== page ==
Roque had earlier said Metro Manila – home to more than 12 million people and contributor of more than a third of the Philippines’ economy – may shift to the more lenient GCQ if the spread of coronavirus slows down and if its capacity to provide critical healthcare improves.

“If the data showed a slower doubling time of COVID cases and if the critical care capacity is increased, that’s possible. But let’s wait for the formal announcement of the IATF,” Roque told radio dzRH last Monday.

Under ECQ, public transportation is suspended and only essential industries like those involved in healthcare and food production can operate.

Some industries are allowed to operate partially in MECQ areas, although mass transportation is still prohibited.

Public transportation may resume operations in GCQ areas, but at a reduced capacity to observe safe physical distancing.

More establishments are allowed to reopen under GCQ, but they should follow health standards and social distancing.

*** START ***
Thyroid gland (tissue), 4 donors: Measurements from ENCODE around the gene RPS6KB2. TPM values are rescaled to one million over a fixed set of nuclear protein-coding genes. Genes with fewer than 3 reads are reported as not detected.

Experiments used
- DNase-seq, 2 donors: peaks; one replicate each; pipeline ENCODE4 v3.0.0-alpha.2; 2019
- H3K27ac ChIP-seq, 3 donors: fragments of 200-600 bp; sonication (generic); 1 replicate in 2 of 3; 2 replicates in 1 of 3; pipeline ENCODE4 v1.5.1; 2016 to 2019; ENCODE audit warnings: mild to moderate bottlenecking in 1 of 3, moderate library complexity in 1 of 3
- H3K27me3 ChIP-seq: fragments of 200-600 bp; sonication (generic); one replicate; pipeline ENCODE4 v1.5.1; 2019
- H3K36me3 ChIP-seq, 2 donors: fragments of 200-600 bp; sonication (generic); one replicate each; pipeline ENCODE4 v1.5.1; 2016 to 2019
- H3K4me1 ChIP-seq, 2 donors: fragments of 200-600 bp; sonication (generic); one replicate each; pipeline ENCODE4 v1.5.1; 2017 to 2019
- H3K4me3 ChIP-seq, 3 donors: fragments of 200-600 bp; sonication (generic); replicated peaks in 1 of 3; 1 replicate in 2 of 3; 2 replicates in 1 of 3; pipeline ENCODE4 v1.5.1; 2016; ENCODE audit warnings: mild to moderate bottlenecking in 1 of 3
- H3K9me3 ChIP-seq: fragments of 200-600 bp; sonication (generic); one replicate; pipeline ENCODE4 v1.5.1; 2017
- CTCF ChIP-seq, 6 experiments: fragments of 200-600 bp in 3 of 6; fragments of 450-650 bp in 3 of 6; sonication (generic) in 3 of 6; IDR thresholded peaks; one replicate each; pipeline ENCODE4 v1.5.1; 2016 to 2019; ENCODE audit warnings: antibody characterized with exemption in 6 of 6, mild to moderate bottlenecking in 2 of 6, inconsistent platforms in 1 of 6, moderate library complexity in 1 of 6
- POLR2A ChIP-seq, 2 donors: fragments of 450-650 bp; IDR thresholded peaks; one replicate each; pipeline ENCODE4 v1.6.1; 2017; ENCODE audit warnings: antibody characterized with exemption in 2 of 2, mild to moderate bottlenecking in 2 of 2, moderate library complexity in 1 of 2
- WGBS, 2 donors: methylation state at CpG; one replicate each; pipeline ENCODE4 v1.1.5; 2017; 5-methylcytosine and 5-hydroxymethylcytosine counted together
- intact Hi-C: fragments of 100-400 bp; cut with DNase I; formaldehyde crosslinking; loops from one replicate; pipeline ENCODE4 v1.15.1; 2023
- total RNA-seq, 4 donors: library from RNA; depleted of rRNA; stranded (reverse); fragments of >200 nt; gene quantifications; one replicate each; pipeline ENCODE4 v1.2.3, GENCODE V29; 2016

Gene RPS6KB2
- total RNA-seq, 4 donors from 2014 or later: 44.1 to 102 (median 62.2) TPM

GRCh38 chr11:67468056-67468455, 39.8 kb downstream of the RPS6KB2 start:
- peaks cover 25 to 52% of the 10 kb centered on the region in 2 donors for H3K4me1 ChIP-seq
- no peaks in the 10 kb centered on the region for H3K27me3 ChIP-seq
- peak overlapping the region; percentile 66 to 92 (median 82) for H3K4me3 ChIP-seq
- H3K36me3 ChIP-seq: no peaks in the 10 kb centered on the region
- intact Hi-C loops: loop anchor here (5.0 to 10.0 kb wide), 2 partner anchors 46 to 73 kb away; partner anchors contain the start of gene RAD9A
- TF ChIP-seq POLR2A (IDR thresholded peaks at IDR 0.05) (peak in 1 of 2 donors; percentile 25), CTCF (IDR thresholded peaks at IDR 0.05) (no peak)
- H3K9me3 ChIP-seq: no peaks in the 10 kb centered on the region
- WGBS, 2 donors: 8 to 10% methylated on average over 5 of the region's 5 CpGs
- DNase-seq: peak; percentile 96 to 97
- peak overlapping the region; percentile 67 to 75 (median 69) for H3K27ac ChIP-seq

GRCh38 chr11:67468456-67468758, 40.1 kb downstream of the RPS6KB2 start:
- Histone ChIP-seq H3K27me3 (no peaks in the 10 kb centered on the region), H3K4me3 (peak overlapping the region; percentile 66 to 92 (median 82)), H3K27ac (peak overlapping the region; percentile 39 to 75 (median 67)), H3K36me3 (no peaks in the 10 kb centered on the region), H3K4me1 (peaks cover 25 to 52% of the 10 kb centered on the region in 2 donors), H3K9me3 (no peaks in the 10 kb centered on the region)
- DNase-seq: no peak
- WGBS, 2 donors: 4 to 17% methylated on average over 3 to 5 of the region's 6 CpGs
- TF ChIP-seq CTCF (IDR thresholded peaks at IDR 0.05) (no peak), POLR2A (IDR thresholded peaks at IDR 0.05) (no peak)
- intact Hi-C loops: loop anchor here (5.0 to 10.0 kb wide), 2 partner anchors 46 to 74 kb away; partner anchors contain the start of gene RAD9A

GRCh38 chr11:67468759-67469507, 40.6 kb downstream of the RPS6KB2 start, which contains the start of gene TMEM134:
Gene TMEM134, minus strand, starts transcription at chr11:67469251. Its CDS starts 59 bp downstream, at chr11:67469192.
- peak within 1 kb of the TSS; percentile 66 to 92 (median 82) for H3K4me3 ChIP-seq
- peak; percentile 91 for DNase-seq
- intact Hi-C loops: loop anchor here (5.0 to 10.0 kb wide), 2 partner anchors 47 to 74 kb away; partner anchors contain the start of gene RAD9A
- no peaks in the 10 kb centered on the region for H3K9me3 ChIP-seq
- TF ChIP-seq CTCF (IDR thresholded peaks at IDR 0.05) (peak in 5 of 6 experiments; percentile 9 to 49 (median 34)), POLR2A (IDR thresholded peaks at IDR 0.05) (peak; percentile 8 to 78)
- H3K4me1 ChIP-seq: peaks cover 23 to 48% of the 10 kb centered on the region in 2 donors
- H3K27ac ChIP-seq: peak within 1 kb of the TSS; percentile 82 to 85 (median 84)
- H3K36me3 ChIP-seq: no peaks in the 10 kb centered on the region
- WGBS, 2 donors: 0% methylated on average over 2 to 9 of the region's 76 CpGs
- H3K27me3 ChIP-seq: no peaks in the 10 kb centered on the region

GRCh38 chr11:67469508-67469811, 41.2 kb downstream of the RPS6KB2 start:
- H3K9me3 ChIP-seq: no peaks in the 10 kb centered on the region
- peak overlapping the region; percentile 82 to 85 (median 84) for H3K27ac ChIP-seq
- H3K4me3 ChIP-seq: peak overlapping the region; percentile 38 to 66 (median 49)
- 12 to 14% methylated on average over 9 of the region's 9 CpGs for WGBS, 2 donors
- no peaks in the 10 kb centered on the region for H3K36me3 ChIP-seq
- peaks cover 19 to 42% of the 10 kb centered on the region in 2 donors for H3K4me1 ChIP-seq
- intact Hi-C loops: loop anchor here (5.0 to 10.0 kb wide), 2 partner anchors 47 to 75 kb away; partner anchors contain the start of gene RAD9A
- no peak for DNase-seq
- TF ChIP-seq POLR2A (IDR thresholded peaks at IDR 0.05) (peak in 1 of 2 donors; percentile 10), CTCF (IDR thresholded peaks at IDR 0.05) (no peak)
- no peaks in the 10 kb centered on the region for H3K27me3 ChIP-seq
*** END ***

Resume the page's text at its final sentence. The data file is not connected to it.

In another interview, Roque said some “changes” may happen in Metro Manila soon, but did not elaborate.

“The IATF has not met to discuss (the quarantine scenario in Metro Manila)... But if you notice the trend, you look at the doubling rate of COVID-19 and the increase in critical care capacity and, of course, the fact that we need to reopen the economy,” he told radio dzBB.

“So I think there would be changes in the system being implemented in Metro Manila but I do not want to preempt the IATF,” he added.

Defense Secretary Delfin Lorenzana had earlier said Metro Manila may be placed under GCQ in June, citing what he described as “encouraging” signs like single digit increase in deaths and increasing recoveries.

Last week, Carlito Galvez Jr., chief implementer of the national policy on COVID-19, said the government may limit lockdowns to barangays or villages with COVID-19 cases to lessen the effects of the disease on the economy.

Possible GCQ

Interior and Local Government Secretary Eduardo Año yesterday said Metro Manila and other areas under MECQ may soon transition to the less stringent GCQ.

Año said Duterte would decide tomorrow or on Friday whether to extend the MECQ, which is scheduled to end on May 31.

Año said they are also waiting for the recommendation of the Metro Manila Council (MMC) on whether the region is ripe for GCQ to allow more economic activity.